The Pittsburgh Foundation

Miles of YarnAfrican American textile artist LaVerne Kemp broadens her impact in a new studio. 

Photo courtesy of LaVerne Kemp.

Written by Emma Truscott.
Emma is a summer 2202 Communications intern at the Foundation.

LaVerne Kemp is an African American textile artist from Pittsburgh, Pennsylvania. She uses a mixture of contemporary and traditional folkart weaving techniques and her work is also influenced by her African culture and traditions. LaVerne graduated from the California University of Pennsylvania in 1980 with a B.F.A. in Art/Education. In 2022, she was one of the first artists to receive a grant from The Pittsburgh Foundation’s Exposure Artists Program and was awarded $20,000 to support her artistic practice.

LaVerne Kemp's studio at Union Project in Pittsburgh.
LaVerne Kemp's studio 
at Union Project in Pittsburgh.

The artist works on a floor loom, weaving one thread at a time to create her fabrics and sculptural wall art. Not only does she weave, but she also uses many different mediums to create her work. “All of these techniques are woven together to make a beautiful art to wear and wall pieces. Over the years, LaVerne has taken various workshops to learn different skills and techniques, which are included in her weaving. As a teaching artist, she also shares with her students her dyeing, beadwork, felt-making and quilting techniques.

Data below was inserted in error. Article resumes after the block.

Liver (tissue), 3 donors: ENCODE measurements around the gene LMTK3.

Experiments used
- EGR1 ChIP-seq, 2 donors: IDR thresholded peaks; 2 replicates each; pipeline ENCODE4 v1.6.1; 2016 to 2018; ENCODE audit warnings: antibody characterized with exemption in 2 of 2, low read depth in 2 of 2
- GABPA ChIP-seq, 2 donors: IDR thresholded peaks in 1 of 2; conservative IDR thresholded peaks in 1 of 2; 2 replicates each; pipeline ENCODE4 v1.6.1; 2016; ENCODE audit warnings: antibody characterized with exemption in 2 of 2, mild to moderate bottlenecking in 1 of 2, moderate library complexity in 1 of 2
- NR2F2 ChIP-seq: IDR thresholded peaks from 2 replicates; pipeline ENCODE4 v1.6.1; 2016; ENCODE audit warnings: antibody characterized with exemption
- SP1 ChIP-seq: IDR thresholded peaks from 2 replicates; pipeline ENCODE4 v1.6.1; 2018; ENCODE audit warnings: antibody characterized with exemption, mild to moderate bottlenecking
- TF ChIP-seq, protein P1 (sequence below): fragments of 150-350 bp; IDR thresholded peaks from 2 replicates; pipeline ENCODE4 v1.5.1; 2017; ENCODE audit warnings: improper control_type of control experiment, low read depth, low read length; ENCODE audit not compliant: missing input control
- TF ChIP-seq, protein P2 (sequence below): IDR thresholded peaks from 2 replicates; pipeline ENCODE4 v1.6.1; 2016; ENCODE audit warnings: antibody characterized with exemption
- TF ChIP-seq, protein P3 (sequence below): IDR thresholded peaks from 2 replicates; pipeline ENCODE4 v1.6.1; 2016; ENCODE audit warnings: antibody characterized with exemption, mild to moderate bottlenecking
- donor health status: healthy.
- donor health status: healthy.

LaVerne keeps busy outside of the studio with her involvement in many different organizations. She is the vice president of Women of Visions, one of the oldest African American art groups in the country and founded over 40 years ago by LaVerne and a few other artists. At that time, it was “the only group of its kind” she says as the longest-serving member. She also teaches under the Pennsylvania Council on the Arts and holds classes on her own. 

A collage of images of LaVerne Kemp's textile art.
Images of Kemp's textile works. Photos courtesy of LaVerne Kemp.

The grant from The Pittsburgh Foundation has helped LaVerne rent a larger studio space to work and teach. She also purchased materials and supplies, took classes, coordinated with other artists and is living life as an artist without financial worries. The many experiences she has had since receiving the grant she says she “couldn’t have done and wouldn’t have done” without the funding. 

LaVerne recently participated in a show at the Smithsonian Museum in Washington, D.C. and was a presenter and artist at the Carnegie Museum in Pittsburgh. Currently, LaVerne is preparing for her next show at “A Fair in the Park,” which begins the second week of September in Mellon Park. This upcoming holiday season, Women of Visions will have an exhibition and auction at Concept Art Gallery where artwork from the Carnegie Museum exhibition will be shown. Preparation for future shows and exhibitions is ongoing as she continues to make more pieces and collaborate with other artists. LaVerne plans on traveling in 2023 to continue her learning through various workshops.

Learn more about LaVerne on her website.

Yarn, hand dyed by Kemp, hangs in her studio inside of Union Project in Pittsburgh, Pa. on Aug, 5, 2022. Photos by Emma Truscott.
More images of Kemp's textile works.  She spends hours on handwoven wearable art, adding small details to make each piece unique. She creates handwoven wearable art, as well as wall hangings and jewelry.  Photo credit: Emma Truscott.